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Optimism high for ICC football

 

Scott Walters

 

FULTON -- Former Noxubee County High School scatback LaDarrell Hunt has tons of confidence in the quarterback position at his current school, Itawamba Community College. 

 

Granted, Hunt admits that position may be in flux and could see a lot of participants this season. 

 

"We are set at quarterback," Hunt said. "We are having some good competition in the fall. That will make us better as a team. I have a total confidence regardless of who is under center. This team has some high expectations." 

 

ICC players and coaches shared their optimism Thursday at the team's Media Day activities. The season opener is Aug. 29 at East Central C.C. at Eaton Field. 

 

"This is the season of optimism," ICC fourth-year coach Jon Williams said. "I think every coach in America starts the season with optimism. However, we think we have a chance to be special. Even though we are nationally ranked in the preseason (16th by the NJCAA), you still have to win games on the field. It is a good sign though that others are sharing the optimism for this group of kids." 

 

Some of the optimism stems from ICC's depth at quarterback. Last season, former Mooreville High School standout Griff Loftis started the final seven games after North Carolina native Andrew Goodman suffered a season-ending injury in the second game. Loftis completed 62.4 percent of his passes for 1,716 yards and 13 touchdowns with 13 interceptions. 

 

"Speed of the game was the biggest challenge and the biggest thing I had learned," Loftis said. "The game is so much faster on this level. It is totally different. All of sudden, two games into the season everything changed. I was making progress but suddenly it changed and the expectations for me were lifted considerably." 

 

Goodman received a medical redshirt and has returned to the practice at full speed. 

 

"We have a two-quarterback system going, and it has been a lot of fun," said ICC freshman wide receiver Dalon Moore, a former standout at Columbus High. "Each quarterback does something a little different and each brings a lot to the table.  

 

"We plan to have a wide-open offensive attack, and I think that suits both players a whole lot. There will be a lot of balls to be caught. That is why it is fun playing in this offense." 

 

The third quarterback is former Saltillo High player Chase Watson, a freshman. Also drawing a redshirt last season, Watson puts ICC in the unique position of having three quarterbacks in the second year with the program. 

 

"It is most definitely an oddity in junior college ball to be in a position where you have three veteran quarterbacks," said Williams, who listed Loftis as the probable starter for the opener. "That is really unheard of. Not only that, we have total confidence in each of them. 

 

"We feel like we can plug any of the three in and run our regular offense and keep moving forward."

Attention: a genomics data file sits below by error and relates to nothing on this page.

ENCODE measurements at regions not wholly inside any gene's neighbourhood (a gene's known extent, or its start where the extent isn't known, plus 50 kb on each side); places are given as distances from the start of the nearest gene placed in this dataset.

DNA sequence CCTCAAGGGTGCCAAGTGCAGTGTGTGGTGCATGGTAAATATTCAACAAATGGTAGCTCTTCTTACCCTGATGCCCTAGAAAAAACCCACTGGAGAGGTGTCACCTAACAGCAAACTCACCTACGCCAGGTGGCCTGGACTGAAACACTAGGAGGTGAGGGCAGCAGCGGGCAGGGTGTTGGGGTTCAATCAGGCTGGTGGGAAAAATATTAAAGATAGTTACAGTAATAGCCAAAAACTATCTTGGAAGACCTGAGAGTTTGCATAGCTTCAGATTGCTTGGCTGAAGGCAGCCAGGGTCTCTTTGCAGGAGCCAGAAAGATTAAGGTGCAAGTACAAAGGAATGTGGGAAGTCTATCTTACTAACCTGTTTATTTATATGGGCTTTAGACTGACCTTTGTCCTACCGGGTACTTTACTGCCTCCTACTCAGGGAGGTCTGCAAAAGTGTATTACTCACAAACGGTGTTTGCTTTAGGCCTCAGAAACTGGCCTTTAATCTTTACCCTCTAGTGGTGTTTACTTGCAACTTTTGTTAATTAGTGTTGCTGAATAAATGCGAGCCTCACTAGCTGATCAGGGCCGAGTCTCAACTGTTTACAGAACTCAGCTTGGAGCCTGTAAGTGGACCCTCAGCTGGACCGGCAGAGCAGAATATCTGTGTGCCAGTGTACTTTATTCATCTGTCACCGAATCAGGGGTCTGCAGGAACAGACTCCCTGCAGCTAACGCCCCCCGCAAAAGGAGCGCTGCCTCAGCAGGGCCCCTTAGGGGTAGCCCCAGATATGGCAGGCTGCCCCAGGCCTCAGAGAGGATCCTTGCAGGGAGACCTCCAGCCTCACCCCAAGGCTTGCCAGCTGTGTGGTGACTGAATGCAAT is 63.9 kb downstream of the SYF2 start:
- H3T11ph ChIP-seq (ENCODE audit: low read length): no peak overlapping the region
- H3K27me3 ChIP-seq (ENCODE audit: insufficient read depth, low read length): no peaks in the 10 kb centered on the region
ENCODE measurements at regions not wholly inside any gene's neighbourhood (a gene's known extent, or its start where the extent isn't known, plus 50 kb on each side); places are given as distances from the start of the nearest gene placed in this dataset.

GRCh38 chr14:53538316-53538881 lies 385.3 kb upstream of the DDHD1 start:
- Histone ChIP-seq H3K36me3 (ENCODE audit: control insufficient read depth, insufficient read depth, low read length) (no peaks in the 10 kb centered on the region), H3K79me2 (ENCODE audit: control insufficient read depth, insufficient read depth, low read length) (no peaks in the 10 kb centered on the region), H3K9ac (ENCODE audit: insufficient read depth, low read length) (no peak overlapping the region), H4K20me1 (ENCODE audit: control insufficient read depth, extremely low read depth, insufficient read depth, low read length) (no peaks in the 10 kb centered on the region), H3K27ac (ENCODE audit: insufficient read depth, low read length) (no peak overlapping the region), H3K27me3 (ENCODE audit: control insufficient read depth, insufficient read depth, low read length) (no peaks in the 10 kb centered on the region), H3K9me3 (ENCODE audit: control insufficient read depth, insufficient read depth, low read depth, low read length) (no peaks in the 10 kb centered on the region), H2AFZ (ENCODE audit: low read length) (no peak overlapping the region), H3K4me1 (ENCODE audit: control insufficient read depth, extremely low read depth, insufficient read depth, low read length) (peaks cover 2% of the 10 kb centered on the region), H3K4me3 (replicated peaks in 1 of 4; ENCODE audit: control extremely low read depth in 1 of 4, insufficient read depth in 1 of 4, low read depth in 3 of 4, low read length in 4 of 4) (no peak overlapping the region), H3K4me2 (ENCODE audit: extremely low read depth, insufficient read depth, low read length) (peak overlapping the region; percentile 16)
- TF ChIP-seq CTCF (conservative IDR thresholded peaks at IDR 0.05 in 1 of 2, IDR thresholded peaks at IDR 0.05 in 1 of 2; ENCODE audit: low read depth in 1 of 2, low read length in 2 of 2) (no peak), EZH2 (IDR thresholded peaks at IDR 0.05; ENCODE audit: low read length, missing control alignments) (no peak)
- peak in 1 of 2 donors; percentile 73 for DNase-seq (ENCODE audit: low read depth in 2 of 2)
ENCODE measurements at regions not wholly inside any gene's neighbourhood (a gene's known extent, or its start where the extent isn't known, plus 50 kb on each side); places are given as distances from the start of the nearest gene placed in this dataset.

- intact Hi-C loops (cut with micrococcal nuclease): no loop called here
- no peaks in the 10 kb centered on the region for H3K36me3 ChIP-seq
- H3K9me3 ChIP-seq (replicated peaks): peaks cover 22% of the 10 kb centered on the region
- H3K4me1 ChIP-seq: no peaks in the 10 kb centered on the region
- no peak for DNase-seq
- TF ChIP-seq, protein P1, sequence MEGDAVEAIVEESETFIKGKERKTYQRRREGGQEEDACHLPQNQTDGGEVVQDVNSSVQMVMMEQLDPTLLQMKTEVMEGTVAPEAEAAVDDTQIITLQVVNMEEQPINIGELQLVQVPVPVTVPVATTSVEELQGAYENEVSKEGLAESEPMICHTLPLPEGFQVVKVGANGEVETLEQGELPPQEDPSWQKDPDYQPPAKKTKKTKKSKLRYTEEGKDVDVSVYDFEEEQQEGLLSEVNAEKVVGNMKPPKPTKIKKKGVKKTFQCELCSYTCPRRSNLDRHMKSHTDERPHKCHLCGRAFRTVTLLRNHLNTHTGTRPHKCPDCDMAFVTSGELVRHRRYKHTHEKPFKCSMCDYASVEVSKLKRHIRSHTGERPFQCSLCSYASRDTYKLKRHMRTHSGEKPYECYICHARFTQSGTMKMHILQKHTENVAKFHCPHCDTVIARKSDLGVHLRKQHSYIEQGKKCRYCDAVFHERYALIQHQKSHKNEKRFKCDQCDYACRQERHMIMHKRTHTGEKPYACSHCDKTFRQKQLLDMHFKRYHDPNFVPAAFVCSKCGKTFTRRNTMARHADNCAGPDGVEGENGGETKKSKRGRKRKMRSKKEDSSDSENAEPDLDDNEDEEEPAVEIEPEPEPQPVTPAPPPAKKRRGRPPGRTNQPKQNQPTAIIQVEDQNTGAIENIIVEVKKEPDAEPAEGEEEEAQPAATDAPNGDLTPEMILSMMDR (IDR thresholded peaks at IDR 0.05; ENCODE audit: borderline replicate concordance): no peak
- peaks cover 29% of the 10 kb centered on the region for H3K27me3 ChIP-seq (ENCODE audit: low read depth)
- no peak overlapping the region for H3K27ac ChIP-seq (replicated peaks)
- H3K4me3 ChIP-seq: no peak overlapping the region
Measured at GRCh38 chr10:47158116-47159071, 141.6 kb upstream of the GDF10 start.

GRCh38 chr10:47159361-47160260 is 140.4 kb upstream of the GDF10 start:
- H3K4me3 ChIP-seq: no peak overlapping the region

The Indians look to move forward this season after going 6-3 last season, including 4-2 in MACJC North Division play. For a third-straight season, ICC finished tied for second in the division and failed to make the playoffs, losing out on a tiebreaker. 

 

"The expectations are really high around here," Loftis said. "It is time for our actions to back our words, though. We need to take this to the next level. It really doesn't matter who the quarterback is because each of us can get the job done. 

 

"The offensive line is better this year. We have some talented running backs and wide receivers. It comes down to team chemistry and making the plays on the field. The (quarterback) competition has been really good. I think it has made each of us a better player." 

 

ICC won its first two games of the season last season with Goodman at quarterback. Williams said the highly-sought-after out-of-stater "has a cannon for an arm" and was on track "for an unbelievable season" before getting hurt. 

 

Instead, Loftis entered and the Indians lost three of their next four games before ending the season with three-straight victories. 

 

"It took a while for everything to fall in place," Loftis said. "I thought we were playing really well when the season ended. The challenge is to build on that." 

 

The season ended with a 24-23 victory against archrival East Mississippi C.C., which snapped EMCC's two-season, 20-game winning streak and stuffed the Lions' hopes for repeat state and national championships. While the victory was good, it means nothing in 2013, and Williams was quick to change subjects. 

 

"For six months, everywhere I went people asked about that one game," Williams said. "I understand that was a big win and that it did a lot for our program. It's time to move on, though, and have any bigger wins." 

 

 

Scott is sports copy editor and reporter

 

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